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At the very outset I, on behalf of Centre of Indian Trade Unions (CITU) and as also on my own behalf, pay our respectful tribute to the memory of tens of thousands of people killed by the US imperialism in Hiroshima and Nagasaki by exploding Atom Bombs on these two beautiful cities of Japan in 1945 on 06th and 09th August respectively. I also extend thanks to Organising Committee, World Conference against A & H Bombs and ZENROREN for inviting us and for giving us an opportunity to communicate with you on one of the most important issues before mankind today. I extend my heartiest greetings to all of you present.

On behalf of CITU and working people of India, I salute the people of Japan and, more particularly, the organizers of the ongoing World Conference against A & Bombs for playing a commendable role in movement for total disarmament of nuclear weapons in international arena.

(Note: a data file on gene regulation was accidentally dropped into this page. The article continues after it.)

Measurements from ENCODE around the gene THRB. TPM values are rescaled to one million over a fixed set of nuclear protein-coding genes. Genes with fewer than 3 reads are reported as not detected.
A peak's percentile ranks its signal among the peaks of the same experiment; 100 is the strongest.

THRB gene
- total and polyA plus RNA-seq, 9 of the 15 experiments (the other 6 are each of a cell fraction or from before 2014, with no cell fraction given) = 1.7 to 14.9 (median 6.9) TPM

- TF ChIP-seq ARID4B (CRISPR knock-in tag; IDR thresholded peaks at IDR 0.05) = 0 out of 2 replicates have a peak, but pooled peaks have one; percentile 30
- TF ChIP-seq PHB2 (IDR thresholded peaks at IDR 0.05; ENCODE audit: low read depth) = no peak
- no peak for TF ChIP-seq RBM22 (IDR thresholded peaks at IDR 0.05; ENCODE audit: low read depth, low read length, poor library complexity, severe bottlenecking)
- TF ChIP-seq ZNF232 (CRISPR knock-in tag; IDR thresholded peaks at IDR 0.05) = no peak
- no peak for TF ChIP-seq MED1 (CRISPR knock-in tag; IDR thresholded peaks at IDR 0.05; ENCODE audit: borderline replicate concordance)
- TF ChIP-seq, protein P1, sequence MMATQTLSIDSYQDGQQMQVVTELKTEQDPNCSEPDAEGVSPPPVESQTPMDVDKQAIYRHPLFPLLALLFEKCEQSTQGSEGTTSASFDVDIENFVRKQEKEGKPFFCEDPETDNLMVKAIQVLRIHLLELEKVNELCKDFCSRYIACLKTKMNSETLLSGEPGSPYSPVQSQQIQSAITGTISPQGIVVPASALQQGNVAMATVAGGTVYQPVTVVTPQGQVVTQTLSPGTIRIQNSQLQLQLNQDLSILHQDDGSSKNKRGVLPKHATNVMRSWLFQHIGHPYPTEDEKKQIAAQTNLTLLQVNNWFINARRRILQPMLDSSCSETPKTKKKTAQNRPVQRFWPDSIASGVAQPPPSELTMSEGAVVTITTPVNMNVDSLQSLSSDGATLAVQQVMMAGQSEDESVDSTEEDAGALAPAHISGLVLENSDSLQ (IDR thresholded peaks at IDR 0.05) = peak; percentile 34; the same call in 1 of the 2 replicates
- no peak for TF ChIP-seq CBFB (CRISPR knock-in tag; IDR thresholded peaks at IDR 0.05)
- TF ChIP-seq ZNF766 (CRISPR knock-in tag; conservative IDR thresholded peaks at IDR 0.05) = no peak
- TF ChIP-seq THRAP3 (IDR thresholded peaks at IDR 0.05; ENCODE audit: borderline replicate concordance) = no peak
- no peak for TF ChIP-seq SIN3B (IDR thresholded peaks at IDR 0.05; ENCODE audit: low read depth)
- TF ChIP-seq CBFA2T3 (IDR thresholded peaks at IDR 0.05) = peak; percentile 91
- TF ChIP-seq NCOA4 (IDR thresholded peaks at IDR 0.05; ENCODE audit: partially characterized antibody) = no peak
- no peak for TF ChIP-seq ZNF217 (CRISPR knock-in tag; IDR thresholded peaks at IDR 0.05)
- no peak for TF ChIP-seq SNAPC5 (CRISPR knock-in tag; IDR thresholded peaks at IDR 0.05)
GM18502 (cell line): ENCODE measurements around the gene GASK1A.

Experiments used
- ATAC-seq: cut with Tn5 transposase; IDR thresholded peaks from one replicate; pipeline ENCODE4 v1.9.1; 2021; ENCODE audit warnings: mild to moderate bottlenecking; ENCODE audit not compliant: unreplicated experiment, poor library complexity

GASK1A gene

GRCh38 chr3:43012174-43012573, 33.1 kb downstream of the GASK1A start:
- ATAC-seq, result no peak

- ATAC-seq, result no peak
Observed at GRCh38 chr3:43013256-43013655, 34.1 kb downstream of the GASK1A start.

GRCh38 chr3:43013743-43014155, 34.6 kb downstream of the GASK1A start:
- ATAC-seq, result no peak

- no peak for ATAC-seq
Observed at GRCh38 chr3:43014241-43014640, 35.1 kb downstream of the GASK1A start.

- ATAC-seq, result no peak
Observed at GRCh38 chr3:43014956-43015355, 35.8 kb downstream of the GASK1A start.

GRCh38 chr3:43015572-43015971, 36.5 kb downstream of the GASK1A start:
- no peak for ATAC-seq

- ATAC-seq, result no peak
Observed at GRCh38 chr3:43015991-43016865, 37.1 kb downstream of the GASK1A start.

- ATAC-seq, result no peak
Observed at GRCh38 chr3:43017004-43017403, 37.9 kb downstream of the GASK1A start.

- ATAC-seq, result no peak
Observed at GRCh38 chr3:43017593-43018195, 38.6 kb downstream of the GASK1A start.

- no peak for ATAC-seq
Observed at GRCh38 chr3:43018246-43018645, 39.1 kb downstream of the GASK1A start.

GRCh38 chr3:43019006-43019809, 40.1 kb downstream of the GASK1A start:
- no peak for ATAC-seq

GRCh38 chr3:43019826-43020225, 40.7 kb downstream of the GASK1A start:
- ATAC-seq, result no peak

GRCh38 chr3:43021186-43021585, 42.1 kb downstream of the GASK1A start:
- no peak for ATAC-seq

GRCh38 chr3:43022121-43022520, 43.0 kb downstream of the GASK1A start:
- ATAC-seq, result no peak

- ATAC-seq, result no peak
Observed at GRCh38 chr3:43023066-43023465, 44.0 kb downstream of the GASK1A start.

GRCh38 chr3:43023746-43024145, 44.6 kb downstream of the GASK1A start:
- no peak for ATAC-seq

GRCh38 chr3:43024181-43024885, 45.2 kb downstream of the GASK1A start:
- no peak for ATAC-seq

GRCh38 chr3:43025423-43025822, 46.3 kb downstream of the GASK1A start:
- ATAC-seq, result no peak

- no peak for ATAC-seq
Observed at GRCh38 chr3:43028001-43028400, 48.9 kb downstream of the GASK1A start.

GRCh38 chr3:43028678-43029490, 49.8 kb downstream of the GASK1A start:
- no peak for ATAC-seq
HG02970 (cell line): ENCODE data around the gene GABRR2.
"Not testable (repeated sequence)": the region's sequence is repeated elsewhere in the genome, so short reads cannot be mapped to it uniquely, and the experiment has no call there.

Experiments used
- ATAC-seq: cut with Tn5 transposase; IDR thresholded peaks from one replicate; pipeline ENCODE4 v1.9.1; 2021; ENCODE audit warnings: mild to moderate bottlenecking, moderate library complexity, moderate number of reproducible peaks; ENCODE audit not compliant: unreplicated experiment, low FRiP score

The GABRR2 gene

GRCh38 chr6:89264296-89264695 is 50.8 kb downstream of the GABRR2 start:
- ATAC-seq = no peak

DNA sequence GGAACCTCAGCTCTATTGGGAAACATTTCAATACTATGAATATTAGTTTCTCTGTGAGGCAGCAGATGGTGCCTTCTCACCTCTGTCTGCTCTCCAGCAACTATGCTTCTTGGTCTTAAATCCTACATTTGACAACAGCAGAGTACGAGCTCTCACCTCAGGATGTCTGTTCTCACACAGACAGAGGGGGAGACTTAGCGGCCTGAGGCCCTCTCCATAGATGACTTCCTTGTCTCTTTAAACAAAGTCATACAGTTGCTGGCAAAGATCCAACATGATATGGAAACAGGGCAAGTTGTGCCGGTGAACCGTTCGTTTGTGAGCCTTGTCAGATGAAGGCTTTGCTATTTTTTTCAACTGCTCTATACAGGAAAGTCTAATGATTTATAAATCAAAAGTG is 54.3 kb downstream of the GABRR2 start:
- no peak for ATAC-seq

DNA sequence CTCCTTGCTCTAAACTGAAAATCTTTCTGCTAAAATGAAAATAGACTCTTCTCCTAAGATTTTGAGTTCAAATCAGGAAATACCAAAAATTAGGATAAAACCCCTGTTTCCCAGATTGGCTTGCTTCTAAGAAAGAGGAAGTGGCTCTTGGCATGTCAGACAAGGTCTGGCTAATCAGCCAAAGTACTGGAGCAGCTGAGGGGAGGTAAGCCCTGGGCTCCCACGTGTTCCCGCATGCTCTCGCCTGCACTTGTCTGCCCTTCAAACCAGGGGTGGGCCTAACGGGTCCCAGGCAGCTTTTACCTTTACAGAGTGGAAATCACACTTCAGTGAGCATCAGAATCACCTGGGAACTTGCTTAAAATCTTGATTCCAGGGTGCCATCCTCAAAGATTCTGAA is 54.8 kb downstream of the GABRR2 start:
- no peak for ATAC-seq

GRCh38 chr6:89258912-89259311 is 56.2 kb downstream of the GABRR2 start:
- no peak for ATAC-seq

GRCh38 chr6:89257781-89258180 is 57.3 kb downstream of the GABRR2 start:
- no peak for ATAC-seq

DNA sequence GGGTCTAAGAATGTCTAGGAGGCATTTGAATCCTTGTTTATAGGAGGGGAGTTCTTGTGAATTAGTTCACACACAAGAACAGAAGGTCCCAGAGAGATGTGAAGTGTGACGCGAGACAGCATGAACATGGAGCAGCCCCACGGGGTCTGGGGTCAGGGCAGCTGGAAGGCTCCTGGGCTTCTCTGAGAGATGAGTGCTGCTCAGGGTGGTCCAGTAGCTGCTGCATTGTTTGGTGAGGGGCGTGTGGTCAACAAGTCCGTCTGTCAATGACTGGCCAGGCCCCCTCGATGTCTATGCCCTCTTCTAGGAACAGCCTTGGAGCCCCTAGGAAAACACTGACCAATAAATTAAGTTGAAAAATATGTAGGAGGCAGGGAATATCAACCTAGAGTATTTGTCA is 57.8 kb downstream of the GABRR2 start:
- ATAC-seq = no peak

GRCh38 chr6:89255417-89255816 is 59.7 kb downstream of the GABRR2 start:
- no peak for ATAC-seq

When in Hiroshima, the first thing that inescapably occurs to our mind is that the most heinous crime against humanity, in the entire history of human civilization, was perpetrated here by the United States dropping the first ever nuclear weapon, nicknamed gLittle Boyh, on this city exactly 65 years ago, on 06th August 1945 to be precise. It was followed up immediately by detonation of the next one, and thankfully the last one so far, the gFat Manh, over Nagasaki on 09th August 1945. According to an official estimate of the US Government itself, 70,000?80,000 people, or some 30% of the population of Hiroshima, were killed immediately, within hours after the blast, and another 70,000 injured. Over 90% of the doctors and 93% of the nurses in Hiroshima were killed or injured. In case of Nagasaki, immediate death toll was in the region of 40,000 to 60,000. Even this monumental casualty caused by those nuclear strikes pales into insignificance when compared to the shameless ferocity of US imperialism expressed through the gleeful and proud announcement of the then US President Truman, hours after the strike on Hiroshima, gIf they do not accept our terms, they may now expect a rain of ruin from the air, the like of which has never been seen on this earth. Behind this air attack will follow sea and land forces in such numbers and power as they have not yet seen.h